As vacation rolls around we venture away from our safe abode and explore other parts of this beautiful country. That means renting a car so we get to places that are otherwise difficult to get to via public transportation.
The car, an upgrade (thanks, Hashem!), came fully equipped with a GPS, so we were confident that we would be able to get to our destinations with ease. (We don’t have smartphones, so there was no waze.)
Everything was moving along nicely. The fun started when we were driving towards Beit Shemesh.
A quick recap of recent history: when Beit Shemesh was first built, it was a very small town, and so it only needed a very small road leading into it. In the last 15 years Beit Shemesh has grown by leaps and bounds, and so it became imperative to expand the highway around it. They completed most of the expansion in the last year or so.
The GPS company, however, didn’t get the memo to update their software.
There we were, coasting along the new highway, when the GPS began to freak out (to the best of its GPS capabilities) and demand that we go back on to the main road. According to the screen, we were inexplicably driving well into an unlabeled expanse of grass somewhere off to the side of the map.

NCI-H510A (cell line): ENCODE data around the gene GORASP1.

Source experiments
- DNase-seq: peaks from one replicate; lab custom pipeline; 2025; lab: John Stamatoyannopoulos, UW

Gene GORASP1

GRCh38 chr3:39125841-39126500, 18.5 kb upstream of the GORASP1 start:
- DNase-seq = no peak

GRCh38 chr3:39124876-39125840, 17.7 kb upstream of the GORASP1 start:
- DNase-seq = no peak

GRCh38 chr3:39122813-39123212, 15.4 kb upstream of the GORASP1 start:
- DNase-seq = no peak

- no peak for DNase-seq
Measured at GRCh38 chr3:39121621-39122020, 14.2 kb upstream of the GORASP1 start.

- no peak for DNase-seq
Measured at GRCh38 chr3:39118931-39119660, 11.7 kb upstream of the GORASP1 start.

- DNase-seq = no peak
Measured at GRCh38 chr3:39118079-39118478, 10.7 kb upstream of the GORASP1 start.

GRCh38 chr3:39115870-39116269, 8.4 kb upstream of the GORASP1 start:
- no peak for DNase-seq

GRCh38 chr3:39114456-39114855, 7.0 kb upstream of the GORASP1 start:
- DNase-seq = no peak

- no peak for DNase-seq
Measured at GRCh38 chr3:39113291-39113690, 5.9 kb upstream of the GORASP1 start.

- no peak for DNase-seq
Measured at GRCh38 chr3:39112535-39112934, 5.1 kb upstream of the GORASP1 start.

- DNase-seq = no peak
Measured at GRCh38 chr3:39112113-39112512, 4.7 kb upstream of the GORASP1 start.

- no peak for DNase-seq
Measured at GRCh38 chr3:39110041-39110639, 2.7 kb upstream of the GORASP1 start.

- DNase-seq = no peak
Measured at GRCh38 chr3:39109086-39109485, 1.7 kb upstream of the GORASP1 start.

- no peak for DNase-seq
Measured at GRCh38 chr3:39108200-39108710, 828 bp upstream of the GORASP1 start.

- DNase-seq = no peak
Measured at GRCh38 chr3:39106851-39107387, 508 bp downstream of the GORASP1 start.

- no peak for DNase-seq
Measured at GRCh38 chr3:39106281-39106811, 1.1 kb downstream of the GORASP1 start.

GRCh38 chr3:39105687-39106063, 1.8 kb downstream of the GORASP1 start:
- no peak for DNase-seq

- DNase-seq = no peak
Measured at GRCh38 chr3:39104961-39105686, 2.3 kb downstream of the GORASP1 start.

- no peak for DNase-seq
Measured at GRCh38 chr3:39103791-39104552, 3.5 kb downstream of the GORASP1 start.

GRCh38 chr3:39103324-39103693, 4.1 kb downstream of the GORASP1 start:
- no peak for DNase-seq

But we weren’t. The beautiful new road was passing smoothly beneath our car. We were really on the highway. The GPS was wrong.
We ignored the GPS, made it to Beit Shemesh, and had a wonderful time.
It got me thinking…
This wouldn’t have happened had we used waze to guide us on our trip instead of the GPS.
It would have gone something like:
“New traffic light ahead. The three eastbound lanes are all open and clear. There’s a speed-trap at intersecton x.”
How often in our eating do we listen to the “GPS” of a diet plan?
“Eat fruit every morning for breakfast. If you had fat with your lunch, skip the dressing for your salad at dinner, and don’t eat any carbs either.”
This doesn’t take into account any change of route that I might have taken that day:
I exercised, and so I was hungrier than usual.
I didn’t have any vegetables for the last two weeks, and so today I was craving a salad.
I ate a lot of meat, chicken and fish on Shabbos, and so on Sunday I wasn’t as much in the mood for protein.
In other words, each one of us is built with a waze app.
It guides us through our days and helps us make the right decisions based on what is in front of us at any given moment.
It’s called our intuition.
Let it guide you in life, especially in your food decisions.